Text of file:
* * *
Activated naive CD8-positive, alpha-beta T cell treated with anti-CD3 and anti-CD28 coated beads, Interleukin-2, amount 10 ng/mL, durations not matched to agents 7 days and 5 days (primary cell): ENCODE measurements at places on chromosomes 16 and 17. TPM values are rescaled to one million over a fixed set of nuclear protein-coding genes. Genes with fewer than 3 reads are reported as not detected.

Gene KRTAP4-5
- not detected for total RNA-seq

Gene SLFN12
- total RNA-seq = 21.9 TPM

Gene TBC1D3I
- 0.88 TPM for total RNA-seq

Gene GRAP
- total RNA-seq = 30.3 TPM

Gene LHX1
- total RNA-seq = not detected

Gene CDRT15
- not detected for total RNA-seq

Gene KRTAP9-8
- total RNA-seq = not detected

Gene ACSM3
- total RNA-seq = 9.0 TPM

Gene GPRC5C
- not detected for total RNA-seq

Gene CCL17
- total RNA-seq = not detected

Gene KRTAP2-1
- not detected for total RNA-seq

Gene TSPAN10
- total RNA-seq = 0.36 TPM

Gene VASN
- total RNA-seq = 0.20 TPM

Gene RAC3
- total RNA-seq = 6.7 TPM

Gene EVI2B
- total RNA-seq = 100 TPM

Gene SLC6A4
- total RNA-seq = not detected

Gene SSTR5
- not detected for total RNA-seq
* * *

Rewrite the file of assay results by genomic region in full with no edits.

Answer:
Activated naive CD8-positive, alpha-beta T cell treated with anti-CD3 and anti-CD28 coated beads, Interleukin-2, amount 10 ng/mL, durations not matched to agents 7 days and 5 days (primary cell): ENCODE measurements at places on chromosomes 16 and 17. TPM values are rescaled to one million over a fixed set of nuclear protein-coding genes. Genes with fewer than 3 reads are reported as not detected.

Gene KRTAP4-5
- not detected for total RNA-seq

Gene SLFN12
- total RNA-seq = 21.9 TPM

Gene TBC1D3I
- 0.88 TPM for total RNA-seq

Gene GRAP
- total RNA-seq = 30.3 TPM

Gene LHX1
- total RNA-seq = not detected

Gene CDRT15
- not detected for total RNA-seq

Gene KRTAP9-8
- total RNA-seq = not detected

Gene ACSM3
- total RNA-seq = 9.0 TPM

Gene GPRC5C
- not detected for total RNA-seq

Gene CCL17
- total RNA-seq = not detected

Gene KRTAP2-1
- not detected for total RNA-seq

Gene TSPAN10
- total RNA-seq = 0.36 TPM

Gene VASN
- total RNA-seq = 0.20 TPM

Gene RAC3
- total RNA-seq = 6.7 TPM

Gene EVI2B
- total RNA-seq = 100 TPM

Gene SLC6A4
- total RNA-seq = not detected

Gene SSTR5
- not detected for total RNA-seq